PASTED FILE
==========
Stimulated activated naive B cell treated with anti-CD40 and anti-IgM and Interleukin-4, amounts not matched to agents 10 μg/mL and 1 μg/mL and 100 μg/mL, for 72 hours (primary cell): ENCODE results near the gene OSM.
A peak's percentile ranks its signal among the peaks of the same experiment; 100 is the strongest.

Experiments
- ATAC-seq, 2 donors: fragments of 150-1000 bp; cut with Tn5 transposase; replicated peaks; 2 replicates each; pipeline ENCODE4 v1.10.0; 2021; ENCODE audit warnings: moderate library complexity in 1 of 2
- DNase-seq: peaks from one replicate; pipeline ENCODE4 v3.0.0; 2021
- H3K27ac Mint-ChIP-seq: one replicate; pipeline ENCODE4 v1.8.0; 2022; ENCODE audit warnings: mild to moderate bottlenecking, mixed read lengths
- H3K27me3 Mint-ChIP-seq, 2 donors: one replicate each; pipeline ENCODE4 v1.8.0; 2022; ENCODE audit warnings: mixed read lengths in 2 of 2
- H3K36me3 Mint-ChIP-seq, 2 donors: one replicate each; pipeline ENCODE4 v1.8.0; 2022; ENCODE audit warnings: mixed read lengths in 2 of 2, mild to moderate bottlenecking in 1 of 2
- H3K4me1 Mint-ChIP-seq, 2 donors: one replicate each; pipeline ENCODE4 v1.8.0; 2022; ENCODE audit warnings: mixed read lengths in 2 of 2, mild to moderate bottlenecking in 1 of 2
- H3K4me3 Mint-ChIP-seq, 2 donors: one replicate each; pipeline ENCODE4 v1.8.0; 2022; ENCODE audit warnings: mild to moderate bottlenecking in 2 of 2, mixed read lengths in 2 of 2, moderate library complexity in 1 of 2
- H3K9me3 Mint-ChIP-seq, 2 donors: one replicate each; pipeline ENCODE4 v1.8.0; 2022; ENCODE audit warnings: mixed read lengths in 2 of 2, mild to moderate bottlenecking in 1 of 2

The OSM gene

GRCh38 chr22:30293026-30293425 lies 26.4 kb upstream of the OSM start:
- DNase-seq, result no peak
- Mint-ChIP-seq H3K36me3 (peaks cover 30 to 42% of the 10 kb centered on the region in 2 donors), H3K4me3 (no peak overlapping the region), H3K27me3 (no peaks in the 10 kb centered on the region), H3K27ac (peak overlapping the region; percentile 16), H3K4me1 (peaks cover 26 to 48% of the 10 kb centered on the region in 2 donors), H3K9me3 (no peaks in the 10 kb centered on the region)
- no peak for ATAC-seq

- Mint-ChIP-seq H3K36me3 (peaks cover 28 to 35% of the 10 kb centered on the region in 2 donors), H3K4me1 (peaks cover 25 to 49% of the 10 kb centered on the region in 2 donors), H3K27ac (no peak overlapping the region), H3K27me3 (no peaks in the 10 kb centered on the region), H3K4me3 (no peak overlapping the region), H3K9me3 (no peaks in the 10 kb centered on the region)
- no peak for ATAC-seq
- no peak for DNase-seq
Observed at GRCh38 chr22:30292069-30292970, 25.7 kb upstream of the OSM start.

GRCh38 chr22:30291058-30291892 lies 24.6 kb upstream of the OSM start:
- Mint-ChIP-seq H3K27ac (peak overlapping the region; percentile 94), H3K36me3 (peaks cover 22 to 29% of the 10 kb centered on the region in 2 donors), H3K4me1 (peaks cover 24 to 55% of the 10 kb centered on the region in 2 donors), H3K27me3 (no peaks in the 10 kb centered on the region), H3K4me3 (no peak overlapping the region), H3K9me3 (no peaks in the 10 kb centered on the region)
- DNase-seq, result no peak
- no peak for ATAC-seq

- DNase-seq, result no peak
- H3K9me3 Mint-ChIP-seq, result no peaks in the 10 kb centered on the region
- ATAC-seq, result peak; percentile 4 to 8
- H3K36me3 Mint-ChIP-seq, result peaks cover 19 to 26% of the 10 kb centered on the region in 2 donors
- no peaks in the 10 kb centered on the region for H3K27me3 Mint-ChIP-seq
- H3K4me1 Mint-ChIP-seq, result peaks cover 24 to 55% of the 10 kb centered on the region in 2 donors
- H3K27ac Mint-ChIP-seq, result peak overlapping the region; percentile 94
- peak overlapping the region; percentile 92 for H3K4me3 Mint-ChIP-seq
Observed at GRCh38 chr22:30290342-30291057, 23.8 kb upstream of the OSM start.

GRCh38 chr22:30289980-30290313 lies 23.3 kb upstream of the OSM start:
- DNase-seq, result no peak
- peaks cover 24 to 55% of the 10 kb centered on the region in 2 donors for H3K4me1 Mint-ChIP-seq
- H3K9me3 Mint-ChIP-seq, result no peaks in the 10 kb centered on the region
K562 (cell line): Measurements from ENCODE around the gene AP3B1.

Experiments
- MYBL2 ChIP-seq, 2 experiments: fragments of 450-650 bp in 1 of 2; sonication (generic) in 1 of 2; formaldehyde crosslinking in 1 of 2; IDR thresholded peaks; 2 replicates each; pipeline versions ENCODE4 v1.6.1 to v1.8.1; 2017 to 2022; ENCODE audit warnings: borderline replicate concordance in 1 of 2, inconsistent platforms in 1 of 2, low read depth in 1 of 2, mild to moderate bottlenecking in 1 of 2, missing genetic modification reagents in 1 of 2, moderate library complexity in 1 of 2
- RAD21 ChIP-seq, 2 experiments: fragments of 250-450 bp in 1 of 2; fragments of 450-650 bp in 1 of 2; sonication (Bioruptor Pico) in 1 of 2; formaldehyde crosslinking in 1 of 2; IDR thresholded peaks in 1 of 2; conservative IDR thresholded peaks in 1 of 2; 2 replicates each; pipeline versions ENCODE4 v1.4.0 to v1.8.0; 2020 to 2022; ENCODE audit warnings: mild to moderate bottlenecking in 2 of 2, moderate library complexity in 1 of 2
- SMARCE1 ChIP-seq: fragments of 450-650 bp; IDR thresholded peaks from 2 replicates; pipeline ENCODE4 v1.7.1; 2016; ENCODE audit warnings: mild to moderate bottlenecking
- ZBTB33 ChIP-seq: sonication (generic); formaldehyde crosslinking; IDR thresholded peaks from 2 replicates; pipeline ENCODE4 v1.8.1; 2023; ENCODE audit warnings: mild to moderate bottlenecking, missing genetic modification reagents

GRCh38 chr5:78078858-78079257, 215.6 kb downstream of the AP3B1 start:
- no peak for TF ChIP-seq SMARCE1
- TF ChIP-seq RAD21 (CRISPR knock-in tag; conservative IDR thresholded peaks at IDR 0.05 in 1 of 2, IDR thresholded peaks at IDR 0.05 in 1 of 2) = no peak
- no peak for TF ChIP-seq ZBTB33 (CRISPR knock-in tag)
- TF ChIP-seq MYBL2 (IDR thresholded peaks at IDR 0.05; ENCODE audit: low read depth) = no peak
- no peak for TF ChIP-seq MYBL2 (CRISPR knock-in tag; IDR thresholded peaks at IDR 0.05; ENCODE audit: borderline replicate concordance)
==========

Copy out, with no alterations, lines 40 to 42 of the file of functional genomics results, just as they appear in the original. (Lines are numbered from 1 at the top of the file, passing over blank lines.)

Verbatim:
- MYBL2 ChIP-seq, 2 experiments: fragments of 450-650 bp in 1 of 2; sonication (generic) in 1 of 2; formaldehyde crosslinking in 1 of 2; IDR thresholded peaks; 2 replicates each; pipeline versions ENCODE4 v1.6.1 to v1.8.1; 2017 to 2022; ENCODE audit warnings: borderline replicate concordance in 1 of 2, inconsistent platforms in 1 of 2, low read depth in 1 of 2, mild to moderate bottlenecking in 1 of 2, missing genetic modification reagents in 1 of 2, moderate library complexity in 1 of 2
- RAD21 ChIP-seq, 2 experiments: fragments of 250-450 bp in 1 of 2; fragments of 450-650 bp in 1 of 2; sonication (Bioruptor Pico) in 1 of 2; formaldehyde crosslinking in 1 of 2; IDR thresholded peaks in 1 of 2; conservative IDR thresholded peaks in 1 of 2; 2 replicates each; pipeline versions ENCODE4 v1.4.0 to v1.8.0; 2020 to 2022; ENCODE audit warnings: mild to moderate bottlenecking in 2 of 2, moderate library complexity in 1 of 2
- SMARCE1 ChIP-seq: fragments of 450-650 bp; IDR thresholded peaks from 2 replicates; pipeline ENCODE4 v1.7.1; 2016; ENCODE audit warnings: mild to moderate bottlenecking